Duterte: US forces must go
PRESIDENT Duterte said on Monday he wanted U.S. forces out of his country’s south and blamed America for the restiveness of Muslim militants in the region, marking the first time he publicly opposed the presence of American troops in the country.
Duterte has had an uneasy relationship with the U.S. since becoming president in June and has been openly critical of American security policies. As a candidate, he declared he would chart a foreign policy that would not depend on America, his country’s treaty ally.
The U.S. military in 2002 deployed troops to train, advise and provide intelligence and weapons to Filipino troops battling the al-Qaida-linked Abu Sayyaf militants in the southern Philippines. When the American forces withdrew in February last year, U.S. officials said a smaller contingent of U.S. military advisers would stay. Details of the current U.S. military presence in the south were not immediately available.
Duterte did not mention any deadline or say how he intends to pursue his wishes. The U.S. Embassy did not immediately issue any reaction.
In opposing the U.S. military presence in the southern Mindanao region, Duterte cited the killings of Muslim Filipinos during a U.S. pacification campaign in the early 1900s, which he said were at the root of the long restiveness by minority Muslims in the largely Catholic nation’s south.
“For as long as we stay with America, we will never have peace in that land,” Duterte said in a speech before newly appointed government officials.
He showed black-and-white pictures of what he described as Muslim Filipinos, including children and women, who were slain by U.S. forces in the early 1900s and dumped in a pit, with American soldiers standing around the mass grave in Bud Daho, a mountainous region in southern Sulu province.
“The special forces, they have to go. They have to go in Mindanao, there are many whites there, they have to go,” he said, adding he was reorienting the country’s foreign policy. “I do not want a rift with America, but they have to go.”
Americans, the president said, would also be in constant danger in the south from local extremists like the brutal Abu Sayyaf militants.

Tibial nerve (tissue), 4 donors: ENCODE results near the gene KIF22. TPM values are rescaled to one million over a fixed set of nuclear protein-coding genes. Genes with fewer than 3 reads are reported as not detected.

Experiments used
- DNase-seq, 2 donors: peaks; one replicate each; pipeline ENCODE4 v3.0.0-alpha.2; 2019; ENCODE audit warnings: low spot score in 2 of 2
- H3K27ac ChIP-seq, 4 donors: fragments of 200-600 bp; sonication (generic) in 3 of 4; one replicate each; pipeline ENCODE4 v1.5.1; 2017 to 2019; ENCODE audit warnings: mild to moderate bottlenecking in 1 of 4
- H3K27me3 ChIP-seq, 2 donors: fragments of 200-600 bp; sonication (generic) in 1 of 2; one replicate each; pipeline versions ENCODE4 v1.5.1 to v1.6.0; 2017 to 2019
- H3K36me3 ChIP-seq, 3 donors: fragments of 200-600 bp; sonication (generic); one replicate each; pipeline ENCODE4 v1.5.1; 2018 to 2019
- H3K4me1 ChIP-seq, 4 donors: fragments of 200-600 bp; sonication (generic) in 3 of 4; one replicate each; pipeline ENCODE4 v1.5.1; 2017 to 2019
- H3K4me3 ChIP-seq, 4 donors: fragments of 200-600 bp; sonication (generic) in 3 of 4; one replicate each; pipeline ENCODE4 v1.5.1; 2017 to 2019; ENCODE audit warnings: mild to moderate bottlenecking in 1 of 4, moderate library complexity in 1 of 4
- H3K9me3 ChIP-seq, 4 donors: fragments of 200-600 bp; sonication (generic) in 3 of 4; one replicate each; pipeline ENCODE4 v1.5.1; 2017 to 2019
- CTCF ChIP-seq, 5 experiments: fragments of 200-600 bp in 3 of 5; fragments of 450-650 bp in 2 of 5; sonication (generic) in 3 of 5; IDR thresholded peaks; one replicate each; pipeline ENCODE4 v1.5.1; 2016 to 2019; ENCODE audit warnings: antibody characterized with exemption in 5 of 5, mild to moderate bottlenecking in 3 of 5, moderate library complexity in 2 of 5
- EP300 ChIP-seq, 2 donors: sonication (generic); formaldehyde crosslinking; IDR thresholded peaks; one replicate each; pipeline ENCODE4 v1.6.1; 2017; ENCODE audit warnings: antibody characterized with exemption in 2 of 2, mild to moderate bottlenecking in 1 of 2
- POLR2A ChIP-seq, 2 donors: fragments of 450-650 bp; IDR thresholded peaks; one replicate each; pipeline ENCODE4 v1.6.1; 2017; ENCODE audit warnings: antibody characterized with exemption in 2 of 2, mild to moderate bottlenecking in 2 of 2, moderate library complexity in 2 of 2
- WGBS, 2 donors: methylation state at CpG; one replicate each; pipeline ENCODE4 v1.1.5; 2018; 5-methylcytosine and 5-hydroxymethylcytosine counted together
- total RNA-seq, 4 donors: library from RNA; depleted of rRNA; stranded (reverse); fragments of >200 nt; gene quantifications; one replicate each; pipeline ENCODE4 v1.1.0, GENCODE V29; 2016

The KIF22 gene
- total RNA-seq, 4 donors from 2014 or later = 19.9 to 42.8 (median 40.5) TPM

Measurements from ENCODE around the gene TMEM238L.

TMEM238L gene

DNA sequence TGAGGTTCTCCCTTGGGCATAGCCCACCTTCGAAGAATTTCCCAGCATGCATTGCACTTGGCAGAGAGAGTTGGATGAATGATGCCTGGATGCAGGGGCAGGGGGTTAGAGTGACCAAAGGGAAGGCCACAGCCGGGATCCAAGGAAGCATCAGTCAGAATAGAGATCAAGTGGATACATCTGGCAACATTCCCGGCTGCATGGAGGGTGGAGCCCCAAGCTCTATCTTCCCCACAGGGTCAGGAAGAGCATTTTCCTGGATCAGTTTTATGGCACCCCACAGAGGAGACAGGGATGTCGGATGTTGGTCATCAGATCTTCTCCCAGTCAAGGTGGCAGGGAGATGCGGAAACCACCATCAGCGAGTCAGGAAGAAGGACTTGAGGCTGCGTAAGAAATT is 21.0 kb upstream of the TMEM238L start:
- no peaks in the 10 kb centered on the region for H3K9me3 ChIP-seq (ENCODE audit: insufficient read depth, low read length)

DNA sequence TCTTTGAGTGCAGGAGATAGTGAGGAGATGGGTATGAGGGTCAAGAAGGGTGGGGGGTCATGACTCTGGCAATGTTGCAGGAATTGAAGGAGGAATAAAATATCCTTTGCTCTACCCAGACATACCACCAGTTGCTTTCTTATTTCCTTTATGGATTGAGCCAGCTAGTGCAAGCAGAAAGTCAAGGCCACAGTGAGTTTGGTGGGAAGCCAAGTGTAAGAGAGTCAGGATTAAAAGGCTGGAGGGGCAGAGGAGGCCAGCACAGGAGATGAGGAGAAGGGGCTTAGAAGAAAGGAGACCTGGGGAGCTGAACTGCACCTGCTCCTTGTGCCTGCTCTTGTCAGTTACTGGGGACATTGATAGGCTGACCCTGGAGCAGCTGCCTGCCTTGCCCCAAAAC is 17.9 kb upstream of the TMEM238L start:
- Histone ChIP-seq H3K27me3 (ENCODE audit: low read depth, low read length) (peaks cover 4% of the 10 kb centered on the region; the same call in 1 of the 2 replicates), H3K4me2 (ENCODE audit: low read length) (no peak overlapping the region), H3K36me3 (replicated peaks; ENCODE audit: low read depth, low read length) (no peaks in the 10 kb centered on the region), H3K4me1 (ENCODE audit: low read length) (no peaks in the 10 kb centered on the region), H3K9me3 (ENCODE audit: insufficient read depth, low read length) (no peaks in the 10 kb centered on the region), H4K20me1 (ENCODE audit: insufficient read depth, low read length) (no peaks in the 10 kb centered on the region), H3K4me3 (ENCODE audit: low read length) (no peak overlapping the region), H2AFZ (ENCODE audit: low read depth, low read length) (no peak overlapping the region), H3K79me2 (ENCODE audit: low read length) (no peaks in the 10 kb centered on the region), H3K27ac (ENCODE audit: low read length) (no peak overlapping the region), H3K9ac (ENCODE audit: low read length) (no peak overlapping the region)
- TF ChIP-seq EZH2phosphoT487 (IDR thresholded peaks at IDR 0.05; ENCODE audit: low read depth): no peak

If they see Americans, they’ll really kill them. They’ll get ransom and then kill you even if you are a black or a white American as long as you’re an American,” Duterte said.
Duterte repeated his criticism of U.S. President Barack Obama, who he said raised human rights concerns about the Philippine leader’s bloody crackdown against drugs when the U.S. leader, he says, has not apologized to the Philippines for the American atrocities against local Muslims.
Last week, Obama called off what could have been his first meeting with Duterte on the sidelines of an Asian summit in Laos after the brash Philippine president prefaced a warning on Obama against lecturing him on human rights with a brusque “son of a bitch.”
Despite the profane remark, the two leaders shook hands and had a brief chat in a holding room, where Duterte explained that his words were not directed at Obama.
While critical of U.S. policies, Duterte had taken steps to repair relations with China, which were strained under his predecessor over disputes in the South China Sea.
In his speech to officials on Monday, Mr. Duterte repeated comments from last week when he accused the United States of committing atrocities against Muslims over a century ago on Jolo island.
American troops are staying in the Western Mindanao Command headquarters in Zamboanga City. Both US and Philippine military officials refused to give the exact number of American soldiers.
Early this year, US troops trained elite policemen on marksmanship. The 45-day marksmanship training focuses on enhancing the skills and capabilities of Special Action Force (SAF) men.
Also early this year, US troops trained SAF men on tactical combat care or life-saving support inside the Zamboanga Ecozone and Freeport Authority in Barangay San Ramon. Associated Press, Marlon Ramos and Julie Alipala, Inquirer Mindanao
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